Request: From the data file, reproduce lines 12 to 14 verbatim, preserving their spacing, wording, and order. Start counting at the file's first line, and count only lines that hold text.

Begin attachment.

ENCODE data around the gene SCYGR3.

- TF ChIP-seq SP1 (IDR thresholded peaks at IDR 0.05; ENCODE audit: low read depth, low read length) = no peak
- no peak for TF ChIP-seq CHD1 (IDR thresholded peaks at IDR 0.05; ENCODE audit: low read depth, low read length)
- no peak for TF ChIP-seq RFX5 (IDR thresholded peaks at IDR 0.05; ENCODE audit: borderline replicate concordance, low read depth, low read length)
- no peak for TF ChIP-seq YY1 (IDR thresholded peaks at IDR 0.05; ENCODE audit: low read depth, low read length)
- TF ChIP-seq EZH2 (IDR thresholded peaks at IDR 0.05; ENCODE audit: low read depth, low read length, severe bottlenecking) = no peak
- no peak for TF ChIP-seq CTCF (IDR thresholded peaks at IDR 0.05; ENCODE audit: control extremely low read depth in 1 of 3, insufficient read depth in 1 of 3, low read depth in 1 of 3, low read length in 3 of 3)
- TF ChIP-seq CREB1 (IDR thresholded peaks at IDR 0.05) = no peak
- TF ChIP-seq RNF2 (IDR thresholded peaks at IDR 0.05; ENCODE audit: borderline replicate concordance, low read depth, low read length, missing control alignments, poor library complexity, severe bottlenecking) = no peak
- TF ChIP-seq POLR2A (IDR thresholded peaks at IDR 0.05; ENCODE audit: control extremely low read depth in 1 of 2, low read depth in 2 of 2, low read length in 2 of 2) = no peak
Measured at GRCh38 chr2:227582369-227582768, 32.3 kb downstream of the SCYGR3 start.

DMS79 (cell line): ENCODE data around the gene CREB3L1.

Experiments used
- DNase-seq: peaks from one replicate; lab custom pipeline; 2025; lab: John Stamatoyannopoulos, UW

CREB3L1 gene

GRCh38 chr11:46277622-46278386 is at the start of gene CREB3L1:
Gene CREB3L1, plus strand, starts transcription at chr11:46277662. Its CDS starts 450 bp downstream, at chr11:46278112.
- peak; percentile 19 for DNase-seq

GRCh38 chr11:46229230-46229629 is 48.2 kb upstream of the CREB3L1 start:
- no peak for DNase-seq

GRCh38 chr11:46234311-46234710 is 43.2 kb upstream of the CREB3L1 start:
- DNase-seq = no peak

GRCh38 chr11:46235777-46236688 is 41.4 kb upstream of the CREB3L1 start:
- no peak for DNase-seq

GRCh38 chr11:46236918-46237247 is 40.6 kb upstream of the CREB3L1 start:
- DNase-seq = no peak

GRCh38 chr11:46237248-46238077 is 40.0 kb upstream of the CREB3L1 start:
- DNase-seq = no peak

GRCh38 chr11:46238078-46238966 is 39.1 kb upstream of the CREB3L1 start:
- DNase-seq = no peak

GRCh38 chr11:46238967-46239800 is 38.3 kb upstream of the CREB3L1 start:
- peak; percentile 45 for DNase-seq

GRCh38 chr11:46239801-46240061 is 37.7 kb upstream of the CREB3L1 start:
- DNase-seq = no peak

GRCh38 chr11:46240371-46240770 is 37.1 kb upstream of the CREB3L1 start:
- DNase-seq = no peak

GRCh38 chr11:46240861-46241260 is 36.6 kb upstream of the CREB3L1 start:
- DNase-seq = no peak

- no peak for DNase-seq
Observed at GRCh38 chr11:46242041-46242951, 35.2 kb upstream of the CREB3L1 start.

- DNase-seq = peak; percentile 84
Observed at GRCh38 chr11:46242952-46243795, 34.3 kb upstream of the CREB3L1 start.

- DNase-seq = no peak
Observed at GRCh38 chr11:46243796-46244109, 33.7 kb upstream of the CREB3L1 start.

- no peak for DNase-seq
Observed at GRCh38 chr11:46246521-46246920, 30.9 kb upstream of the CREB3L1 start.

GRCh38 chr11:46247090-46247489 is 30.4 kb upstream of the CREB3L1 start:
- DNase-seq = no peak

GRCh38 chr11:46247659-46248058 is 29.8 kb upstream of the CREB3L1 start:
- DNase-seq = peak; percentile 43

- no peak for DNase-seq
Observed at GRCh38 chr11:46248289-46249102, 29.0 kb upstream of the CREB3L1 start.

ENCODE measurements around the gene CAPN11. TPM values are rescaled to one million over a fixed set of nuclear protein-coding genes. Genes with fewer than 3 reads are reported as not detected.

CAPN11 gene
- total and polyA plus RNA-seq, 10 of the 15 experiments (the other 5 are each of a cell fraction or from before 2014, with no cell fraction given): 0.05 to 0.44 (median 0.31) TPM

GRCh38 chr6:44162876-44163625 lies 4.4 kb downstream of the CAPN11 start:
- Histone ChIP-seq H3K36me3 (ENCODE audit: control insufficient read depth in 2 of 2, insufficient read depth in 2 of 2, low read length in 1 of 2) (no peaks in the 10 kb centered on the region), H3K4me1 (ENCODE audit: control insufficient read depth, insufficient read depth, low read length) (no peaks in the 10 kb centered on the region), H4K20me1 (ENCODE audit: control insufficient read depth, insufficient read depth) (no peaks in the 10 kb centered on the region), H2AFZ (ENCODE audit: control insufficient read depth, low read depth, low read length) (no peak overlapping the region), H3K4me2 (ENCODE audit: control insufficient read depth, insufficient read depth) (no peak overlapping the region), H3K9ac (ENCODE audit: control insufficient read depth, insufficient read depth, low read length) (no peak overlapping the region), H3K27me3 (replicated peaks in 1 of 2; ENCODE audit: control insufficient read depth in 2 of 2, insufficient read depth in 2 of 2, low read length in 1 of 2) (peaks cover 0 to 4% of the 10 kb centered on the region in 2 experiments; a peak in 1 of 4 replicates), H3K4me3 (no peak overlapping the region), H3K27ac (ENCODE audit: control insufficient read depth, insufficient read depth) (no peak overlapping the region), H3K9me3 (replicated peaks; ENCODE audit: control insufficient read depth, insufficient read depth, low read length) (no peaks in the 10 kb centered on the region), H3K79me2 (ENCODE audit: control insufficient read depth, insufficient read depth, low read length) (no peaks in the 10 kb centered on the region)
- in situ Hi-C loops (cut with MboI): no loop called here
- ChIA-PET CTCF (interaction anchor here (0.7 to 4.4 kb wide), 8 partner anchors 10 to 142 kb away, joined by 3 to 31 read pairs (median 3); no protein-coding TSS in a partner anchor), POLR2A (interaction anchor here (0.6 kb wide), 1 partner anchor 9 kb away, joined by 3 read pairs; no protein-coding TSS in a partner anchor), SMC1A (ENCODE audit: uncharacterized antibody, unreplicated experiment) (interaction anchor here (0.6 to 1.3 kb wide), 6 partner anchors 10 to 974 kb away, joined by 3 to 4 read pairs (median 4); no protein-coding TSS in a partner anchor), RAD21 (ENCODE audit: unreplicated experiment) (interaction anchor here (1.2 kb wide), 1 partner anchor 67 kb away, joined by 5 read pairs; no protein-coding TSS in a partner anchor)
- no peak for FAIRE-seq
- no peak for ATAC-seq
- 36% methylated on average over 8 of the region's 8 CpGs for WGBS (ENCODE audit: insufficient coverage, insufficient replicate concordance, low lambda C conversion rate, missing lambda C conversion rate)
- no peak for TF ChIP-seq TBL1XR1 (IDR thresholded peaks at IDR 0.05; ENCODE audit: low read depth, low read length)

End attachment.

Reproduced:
DMS79 (cell line): ENCODE data around the gene CREB3L1.

Experiments used
- DNase-seq: peaks from one replicate; lab custom pipeline; 2025; lab: John Stamatoyannopoulos, UW